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Looking out across a construction site with dozens of workers scurrying from place to place, a construction leader once said, we can’t see dramatic cost reductions and quality improvements without innovations. Thankfully, across the industry organizations from general contractors to subcontractors and suppliers are rapidly taking advantage of the influx of new technologies that are poised to bring the construction industry into the 21st century, which is a good thing since according to the McKinsey’s 2015 Global Institute Industry Digitization Index, construction as an industry is at the bottom of the stack of industries for digitization.

When most people think about a Board Director role, they think of it as a great professional opportunity, but one that is for retirement or the end of their career. With more and more people hoping to stay active during their retirement, board positions are a great way to replace W-2 income with 1099 income and to remain engaged. As boards seek greater diversity in thought, we are seeing a trend toward adding executives who are still active in operating roles. So, if you still haven’t begun searching for your first Board Director role, here are five reasons why you should start now:

Perhaps the most important thing you must get right, to leave a good first impression, is to get your greetings right. Whether you are a candidate coming for an interview or a sales manager trying to impress a prospect customer.

But which one I may ask? It could be a wai if you are Thai, a bow if you are Japanese, la bise (cheek kiss) to good friends if you are French, or a firm handshake if you are American.

Screw it up and not getting your handshake, wai or bow correct, spells trouble ahead.

Handshake, wai or both?

Most people who are engaged in an executive job search understand the need for a solid resume to help them attract attention for right-fit opportunities. By solid, I mean one that stands out visually, communicates one’s unique value proposition, is rich in achievements, and is conducive to skimming.

But there is a lesser-known positive side-effect of having a stellar resume. Believe it or not, an exceptional executive resume can actually help you to interview better.

The reason?

Each year, many executives make huge leaps in their careers with the help of executive search. But there are several key elements of the search process candidates need to understand prior to connecting with a recruiter.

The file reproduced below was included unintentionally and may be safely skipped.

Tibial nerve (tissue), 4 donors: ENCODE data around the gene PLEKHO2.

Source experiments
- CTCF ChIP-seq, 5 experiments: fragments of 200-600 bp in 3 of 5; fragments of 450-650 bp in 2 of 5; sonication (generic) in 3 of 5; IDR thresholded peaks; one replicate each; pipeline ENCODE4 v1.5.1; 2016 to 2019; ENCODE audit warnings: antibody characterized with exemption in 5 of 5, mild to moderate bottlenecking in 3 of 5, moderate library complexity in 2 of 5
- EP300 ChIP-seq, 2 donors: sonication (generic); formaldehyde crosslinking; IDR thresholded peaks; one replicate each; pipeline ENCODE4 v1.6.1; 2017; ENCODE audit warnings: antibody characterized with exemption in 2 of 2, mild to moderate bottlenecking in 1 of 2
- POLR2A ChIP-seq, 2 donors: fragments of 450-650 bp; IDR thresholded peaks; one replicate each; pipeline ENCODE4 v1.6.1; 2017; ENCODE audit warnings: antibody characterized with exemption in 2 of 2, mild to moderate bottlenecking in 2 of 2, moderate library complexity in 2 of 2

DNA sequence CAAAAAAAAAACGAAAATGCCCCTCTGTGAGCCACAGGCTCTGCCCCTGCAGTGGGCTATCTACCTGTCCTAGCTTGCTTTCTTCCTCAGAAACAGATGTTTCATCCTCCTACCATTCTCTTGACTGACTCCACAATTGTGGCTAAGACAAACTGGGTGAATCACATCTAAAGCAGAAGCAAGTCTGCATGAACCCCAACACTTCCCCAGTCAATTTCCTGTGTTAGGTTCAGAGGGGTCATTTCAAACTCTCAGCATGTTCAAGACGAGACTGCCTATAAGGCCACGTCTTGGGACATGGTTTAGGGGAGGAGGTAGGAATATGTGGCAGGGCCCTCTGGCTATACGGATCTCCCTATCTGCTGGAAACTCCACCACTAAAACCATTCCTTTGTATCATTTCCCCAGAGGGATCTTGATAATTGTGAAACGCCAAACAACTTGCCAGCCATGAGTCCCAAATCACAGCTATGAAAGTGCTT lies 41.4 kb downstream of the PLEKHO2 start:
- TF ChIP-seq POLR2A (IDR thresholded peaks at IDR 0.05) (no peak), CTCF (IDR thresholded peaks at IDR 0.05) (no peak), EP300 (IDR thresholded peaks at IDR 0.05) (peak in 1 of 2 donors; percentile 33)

Leadership has been defined as the process by which an individual influences a group and directs the group toward a specific goal or mission. Great leaders lead by example, possess strong communication skills and have both the trust and respect of their employees. True leaders inspire people to live the vision, mission and values of their organization while simultaneously empowering people to make decisions and contribute ideas.

A recent survey of executives about traits needed to succeed as an executive highlighted leadership skills as the most commonly cited one. While there are several definitions of leadership skills (pray, who doesn’t have a say on his or her own interpretation of leadership) with encompassing factors such as communication, motivation and strategic orientation, a pragmatic denotation which I picked up from a mentor is the impact you have on the people around you.

Not having a job search plan is like trying to reach the North Pole without a compass. You’re likely to wander aimlessly, unable to see your goal and not even sure you’re heading in the right direction. That’s probably a less extreme disaster-in-the-making than exploring the frozen north without a compass, but it’s not a course you want to take if you hope to have a successful job search.

 

Is a Five-Year Job Search Plan Essential?

The retained executive recruiter is like a casting director for the client. The recruiter wants to know: “Can I see putting the candidate on stage with the client?” Recruiters will have a handle on the organization’s leadership priorities and sensibilities but will be less able to speak about all the details of a job or organization—which you can learn from the hiring manager (if you make it onto that stage!). There is an aspect of long-term value to discussing a new position with a recruiter.

Is your resume not achieving you the results you want in the executive job market? If you’re not getting traction from executive recruiters, you could be succumbing to one of these 20 common executive resume pitfalls. Take a fresh look at your resume and see if you can spot any of these recruiter faux-pas.

 

1. Offering Up Personal Details

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